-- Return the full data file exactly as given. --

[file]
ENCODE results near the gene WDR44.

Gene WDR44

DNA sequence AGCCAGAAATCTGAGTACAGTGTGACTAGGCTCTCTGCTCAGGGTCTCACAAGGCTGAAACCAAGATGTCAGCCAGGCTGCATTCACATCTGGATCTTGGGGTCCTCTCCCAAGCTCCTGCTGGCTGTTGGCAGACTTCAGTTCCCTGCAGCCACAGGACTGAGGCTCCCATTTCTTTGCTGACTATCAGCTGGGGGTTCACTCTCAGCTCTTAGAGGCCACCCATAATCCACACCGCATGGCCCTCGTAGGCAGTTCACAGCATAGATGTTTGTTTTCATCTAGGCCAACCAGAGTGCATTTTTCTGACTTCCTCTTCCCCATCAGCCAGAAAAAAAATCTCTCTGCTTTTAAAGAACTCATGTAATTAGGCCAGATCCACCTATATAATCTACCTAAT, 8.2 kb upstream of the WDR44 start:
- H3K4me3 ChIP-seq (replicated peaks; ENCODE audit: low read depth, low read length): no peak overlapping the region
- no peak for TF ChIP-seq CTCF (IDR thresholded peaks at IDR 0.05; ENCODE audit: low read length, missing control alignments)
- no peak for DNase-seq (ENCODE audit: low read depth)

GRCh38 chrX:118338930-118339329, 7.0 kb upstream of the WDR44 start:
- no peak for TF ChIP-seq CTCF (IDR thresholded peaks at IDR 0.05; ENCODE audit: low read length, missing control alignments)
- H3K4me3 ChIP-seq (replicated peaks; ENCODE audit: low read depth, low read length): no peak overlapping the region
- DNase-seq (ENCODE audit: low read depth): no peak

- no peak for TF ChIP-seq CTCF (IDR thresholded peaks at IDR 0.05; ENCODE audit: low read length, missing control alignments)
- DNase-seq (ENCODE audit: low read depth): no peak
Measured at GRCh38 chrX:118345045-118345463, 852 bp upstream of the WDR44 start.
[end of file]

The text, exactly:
ENCODE results near the gene WDR44.

Gene WDR44

DNA sequence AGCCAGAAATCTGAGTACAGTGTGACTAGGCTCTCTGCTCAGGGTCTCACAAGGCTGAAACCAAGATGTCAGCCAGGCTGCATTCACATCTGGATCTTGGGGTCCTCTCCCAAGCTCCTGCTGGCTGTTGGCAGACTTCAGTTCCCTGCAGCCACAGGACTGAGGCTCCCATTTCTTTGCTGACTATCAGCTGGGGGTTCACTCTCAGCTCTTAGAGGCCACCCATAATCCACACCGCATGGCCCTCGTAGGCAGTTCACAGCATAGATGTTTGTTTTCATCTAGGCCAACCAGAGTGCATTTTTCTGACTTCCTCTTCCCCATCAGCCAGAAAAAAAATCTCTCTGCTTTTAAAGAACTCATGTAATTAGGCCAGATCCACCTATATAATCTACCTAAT, 8.2 kb upstream of the WDR44 start:
- H3K4me3 ChIP-seq (replicated peaks; ENCODE audit: low read depth, low read length): no peak overlapping the region
- no peak for TF ChIP-seq CTCF (IDR thresholded peaks at IDR 0.05; ENCODE audit: low read length, missing control alignments)
- no peak for DNase-seq (ENCODE audit: low read depth)

GRCh38 chrX:118338930-118339329, 7.0 kb upstream of the WDR44 start:
- no peak for TF ChIP-seq CTCF (IDR thresholded peaks at IDR 0.05; ENCODE audit: low read length, missing control alignments)
- H3K4me3 ChIP-seq (replicated peaks; ENCODE audit: low read depth, low read length): no peak overlapping the region
- DNase-seq (ENCODE audit: low read depth): no peak

- no peak for TF ChIP-seq CTCF (IDR thresholded peaks at IDR 0.05; ENCODE audit: low read length, missing control alignments)
- DNase-seq (ENCODE audit: low read depth): no peak
Measured at GRCh38 chrX:118345045-118345463, 852 bp upstream of the WDR44 start.